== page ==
# How to calculate the pH of a buffer after adding HCl?

In a certain $$\pu{1 L}$$ buffer with $$\pu{0.25 M}$$ $$\ce{NH3}$$ and $$\pu{0.4 M}$$ $$\ce{NH4Cl}$$, $$\pu{0.1 mol}$$ of $$\ce{HCl}$$ has been added to the solution. What is the $$\mathrm{pH}$$?

$$K_\mathrm{a}(\ce{NH4+}) = \pu{5.56e-10}$$, and $$K_\mathrm{b}(\ce{NH3}) = \pu{1.8e-5}$$.

The answer says that at last there will be $$\pu{0.5 mol}$$ of $$\ce{NH4+}$$ formed from the equation:

$$\ce{NH3 + H+ -> NH4+}$$

So $$\pu{0.1 mol}$$ of additional $$\ce{NH4+}$$ is formed and the total amount of $$\ce{NH4+}$$ is $$\pu{0.5 mol}$$.

However, I do not agree with this statement and I believe that there is still a limited power of $$\ce{NH3}$$ accepting $$\ce{H+}$$ (from $$\ce{HCl}$$).

My theory is that $$\ce{NH3}$$ accepts $$x$$ amount of protons and will form $$x$$ amount of $$\ce{NH4+}$$, with the original $$K_\mathrm{b}$$. Meaning

$$K_\mathrm{eq} = \frac{[\ce{NH4+}]}{[\ce{NH3}][\ce{H+}]}$$

which I thought was $$1/K_\mathrm{b}$$. Is my theory correct?

• Reasonably concentrated buffers like this one can be analyzed directly with Henderson-Hasselbalch assuming that we're in the buffered range (which we are).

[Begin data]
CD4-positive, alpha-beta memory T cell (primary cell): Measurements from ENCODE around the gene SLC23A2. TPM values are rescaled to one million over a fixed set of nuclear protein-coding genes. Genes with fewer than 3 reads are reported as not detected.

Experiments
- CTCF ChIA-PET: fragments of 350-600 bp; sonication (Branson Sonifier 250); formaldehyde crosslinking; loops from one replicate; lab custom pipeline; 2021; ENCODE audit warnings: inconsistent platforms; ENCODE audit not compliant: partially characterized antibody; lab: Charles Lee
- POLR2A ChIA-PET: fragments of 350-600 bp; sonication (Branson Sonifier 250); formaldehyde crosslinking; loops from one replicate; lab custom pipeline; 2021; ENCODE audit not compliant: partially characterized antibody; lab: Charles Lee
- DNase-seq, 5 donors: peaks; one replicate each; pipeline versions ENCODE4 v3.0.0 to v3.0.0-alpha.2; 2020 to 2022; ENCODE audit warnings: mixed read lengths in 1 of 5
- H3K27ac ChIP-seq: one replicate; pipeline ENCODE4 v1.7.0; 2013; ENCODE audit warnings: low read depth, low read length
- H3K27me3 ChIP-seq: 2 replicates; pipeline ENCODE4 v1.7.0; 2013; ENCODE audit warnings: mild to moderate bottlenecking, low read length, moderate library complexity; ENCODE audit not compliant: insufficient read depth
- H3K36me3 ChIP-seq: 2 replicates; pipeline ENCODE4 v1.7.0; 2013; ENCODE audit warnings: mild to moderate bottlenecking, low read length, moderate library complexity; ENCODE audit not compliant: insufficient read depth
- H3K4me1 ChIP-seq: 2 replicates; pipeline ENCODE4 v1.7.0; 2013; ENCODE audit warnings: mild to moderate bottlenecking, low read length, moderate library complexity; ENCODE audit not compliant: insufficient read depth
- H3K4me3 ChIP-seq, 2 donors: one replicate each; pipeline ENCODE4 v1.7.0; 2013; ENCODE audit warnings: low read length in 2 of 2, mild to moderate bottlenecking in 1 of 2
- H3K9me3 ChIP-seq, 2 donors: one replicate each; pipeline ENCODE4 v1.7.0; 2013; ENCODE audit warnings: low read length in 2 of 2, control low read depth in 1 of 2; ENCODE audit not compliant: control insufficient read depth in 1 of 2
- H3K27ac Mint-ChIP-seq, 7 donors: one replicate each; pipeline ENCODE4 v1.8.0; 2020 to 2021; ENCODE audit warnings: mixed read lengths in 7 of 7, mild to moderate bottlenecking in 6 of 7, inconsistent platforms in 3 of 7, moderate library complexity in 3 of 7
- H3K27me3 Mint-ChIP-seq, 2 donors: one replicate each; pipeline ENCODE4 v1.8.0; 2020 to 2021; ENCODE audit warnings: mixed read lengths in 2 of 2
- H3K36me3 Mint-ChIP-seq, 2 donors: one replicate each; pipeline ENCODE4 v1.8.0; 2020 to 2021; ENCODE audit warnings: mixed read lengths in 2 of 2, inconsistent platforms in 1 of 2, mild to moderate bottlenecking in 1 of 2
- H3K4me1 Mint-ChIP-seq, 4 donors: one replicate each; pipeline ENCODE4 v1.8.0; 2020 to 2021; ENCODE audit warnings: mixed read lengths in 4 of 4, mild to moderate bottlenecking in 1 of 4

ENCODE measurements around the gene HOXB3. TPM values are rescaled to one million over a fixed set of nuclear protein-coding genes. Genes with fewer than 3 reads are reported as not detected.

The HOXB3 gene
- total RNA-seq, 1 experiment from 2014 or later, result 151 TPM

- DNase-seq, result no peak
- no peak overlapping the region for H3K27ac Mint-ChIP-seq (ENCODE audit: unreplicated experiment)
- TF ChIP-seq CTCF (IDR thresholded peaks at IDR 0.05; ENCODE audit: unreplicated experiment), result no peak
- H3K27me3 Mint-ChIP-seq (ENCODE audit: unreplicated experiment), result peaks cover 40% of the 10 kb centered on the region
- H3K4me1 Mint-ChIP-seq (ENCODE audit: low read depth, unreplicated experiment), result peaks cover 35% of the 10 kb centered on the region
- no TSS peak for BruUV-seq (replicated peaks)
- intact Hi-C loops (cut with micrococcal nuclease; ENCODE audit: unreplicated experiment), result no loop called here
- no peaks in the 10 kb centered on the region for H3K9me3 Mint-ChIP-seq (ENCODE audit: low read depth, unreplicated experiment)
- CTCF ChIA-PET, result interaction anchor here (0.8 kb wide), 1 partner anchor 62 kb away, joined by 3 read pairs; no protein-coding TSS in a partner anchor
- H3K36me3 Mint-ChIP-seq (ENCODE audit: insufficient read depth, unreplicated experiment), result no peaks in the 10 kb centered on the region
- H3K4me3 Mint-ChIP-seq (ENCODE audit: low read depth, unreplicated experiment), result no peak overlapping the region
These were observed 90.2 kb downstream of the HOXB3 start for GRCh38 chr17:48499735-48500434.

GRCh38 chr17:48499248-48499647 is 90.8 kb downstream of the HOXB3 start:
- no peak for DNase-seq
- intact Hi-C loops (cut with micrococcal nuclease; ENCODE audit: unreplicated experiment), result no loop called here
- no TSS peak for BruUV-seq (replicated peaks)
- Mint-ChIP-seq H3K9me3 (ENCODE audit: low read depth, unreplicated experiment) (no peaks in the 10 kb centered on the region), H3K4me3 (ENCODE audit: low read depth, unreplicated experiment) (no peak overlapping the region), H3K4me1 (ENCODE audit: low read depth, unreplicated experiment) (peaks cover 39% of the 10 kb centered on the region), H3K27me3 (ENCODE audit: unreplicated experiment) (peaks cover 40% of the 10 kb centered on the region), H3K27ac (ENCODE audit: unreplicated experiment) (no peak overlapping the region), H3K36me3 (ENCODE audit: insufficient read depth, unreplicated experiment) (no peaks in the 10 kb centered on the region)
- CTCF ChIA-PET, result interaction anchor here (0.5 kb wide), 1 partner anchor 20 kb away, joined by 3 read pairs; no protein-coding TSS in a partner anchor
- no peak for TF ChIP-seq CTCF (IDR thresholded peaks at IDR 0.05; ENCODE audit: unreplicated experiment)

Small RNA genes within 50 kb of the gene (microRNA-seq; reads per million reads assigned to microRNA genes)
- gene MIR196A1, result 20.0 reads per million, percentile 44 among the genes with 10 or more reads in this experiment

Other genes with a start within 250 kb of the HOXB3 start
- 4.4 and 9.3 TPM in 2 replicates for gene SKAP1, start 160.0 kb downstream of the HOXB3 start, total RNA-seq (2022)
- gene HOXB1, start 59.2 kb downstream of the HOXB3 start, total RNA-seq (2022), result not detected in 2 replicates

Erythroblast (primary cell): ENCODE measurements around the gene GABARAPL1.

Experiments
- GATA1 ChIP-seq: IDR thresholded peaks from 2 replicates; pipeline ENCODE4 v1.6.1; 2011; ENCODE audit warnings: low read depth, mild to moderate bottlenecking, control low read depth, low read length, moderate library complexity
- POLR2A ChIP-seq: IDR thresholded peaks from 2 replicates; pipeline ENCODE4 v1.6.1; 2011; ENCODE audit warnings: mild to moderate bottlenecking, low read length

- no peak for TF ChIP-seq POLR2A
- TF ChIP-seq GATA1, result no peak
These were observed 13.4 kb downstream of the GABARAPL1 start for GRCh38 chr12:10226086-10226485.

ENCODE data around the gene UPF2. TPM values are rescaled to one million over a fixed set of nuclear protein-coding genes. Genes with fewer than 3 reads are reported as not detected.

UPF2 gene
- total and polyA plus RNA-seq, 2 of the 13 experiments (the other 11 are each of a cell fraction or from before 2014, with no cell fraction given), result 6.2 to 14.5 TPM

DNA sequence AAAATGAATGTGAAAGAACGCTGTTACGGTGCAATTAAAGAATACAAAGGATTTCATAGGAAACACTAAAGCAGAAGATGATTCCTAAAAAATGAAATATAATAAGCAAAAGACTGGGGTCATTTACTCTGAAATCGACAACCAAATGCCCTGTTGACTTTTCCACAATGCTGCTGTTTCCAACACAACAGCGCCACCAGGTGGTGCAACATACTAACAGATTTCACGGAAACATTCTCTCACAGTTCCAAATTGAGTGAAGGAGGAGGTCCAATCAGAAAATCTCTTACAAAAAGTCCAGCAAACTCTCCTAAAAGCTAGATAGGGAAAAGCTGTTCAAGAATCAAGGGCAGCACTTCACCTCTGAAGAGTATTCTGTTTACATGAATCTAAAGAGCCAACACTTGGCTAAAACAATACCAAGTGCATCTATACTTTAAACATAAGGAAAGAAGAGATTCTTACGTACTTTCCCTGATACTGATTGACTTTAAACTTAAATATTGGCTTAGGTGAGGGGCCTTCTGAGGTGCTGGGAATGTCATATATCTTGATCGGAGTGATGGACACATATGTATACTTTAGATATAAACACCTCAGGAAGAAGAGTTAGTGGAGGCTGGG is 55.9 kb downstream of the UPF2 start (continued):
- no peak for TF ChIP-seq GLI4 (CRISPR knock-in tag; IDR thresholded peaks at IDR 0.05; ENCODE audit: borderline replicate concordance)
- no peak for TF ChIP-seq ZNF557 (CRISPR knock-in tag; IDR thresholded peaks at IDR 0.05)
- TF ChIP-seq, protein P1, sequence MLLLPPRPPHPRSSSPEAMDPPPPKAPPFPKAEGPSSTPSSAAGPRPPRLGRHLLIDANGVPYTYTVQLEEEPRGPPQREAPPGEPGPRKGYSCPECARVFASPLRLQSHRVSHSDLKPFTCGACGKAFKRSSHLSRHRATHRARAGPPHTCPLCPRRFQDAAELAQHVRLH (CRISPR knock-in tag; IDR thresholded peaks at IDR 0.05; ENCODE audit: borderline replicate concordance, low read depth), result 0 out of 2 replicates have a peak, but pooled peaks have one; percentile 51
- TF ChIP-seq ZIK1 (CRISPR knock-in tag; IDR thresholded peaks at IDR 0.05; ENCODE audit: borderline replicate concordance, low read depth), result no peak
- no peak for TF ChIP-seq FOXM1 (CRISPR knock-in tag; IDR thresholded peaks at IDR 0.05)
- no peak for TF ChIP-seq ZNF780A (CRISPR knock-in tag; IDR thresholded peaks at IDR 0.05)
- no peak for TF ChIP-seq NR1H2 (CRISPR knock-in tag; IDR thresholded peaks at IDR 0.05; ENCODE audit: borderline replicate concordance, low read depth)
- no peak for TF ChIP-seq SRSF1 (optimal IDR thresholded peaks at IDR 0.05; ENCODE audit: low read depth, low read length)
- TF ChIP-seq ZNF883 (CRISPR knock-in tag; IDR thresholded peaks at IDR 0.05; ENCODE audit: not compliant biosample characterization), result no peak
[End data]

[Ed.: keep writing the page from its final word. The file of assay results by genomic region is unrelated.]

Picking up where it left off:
– Zhe
Dec 11, 2017 at 19:40

I'm not sure I follow your argumentation, but I guess you don't really need $$K_\mathrm{b}$$ at all since addition of strong acid $$\ce{HCl}$$ influences the dissociation of the one buffer component — the weak acid $$\ce{NH4+}:$$

$$\ce{NH4+ <<=>[K_\mathrm{a}] NH3 + H+} \qquad K_\mathrm{a} = \frac{[\ce{NH3}][\ce{H+}]}{[\ce{NH4+}]}\tag{1}$$

Henderson–Hasselbalch equation applied to this buffer system before the addition of acid allows to find initial $$\mathrm{pH}$$ (not required by the problem, I do this solely for demonstration):

\begin{align} \mathrm{pH} &= \mathrm{p}K_\mathrm{a} + \log{\frac{[\ce{NH3}]}{[\ce{NH4+}]}} \\ &= -\log{(\pu{5.56E-10})} + \log{\frac{\pu{0.25 M}}{\pu{0.40 M}}} \\ &= 9.05\tag{2} \end{align}

Once the strong acid $$(\ce{HCl},$$ assuming complete dissociation) is added, the equilibrium shifts accordingly:

\begin{align} \mathrm{pH_1} &= \mathrm{p}K_\mathrm{a} + \log{\frac{[\ce{NH3}] - [\ce{HCl}]}{[\ce{NH4+}] + [\ce{HCl}]}} \\ &= -\log{(\pu{5.56E-10})} + \log{\frac{\pu{0.25 M} - \pu{0.10 M}}{\pu{0.40 M} + \pu{0.10 M}}} \\ &= 8.73\tag{3} \end{align}

You would've needed $$\mathrm{p}K_\mathrm{b}$$ though when a strong base (e.g. $$\ce{NaOH})$$ were added.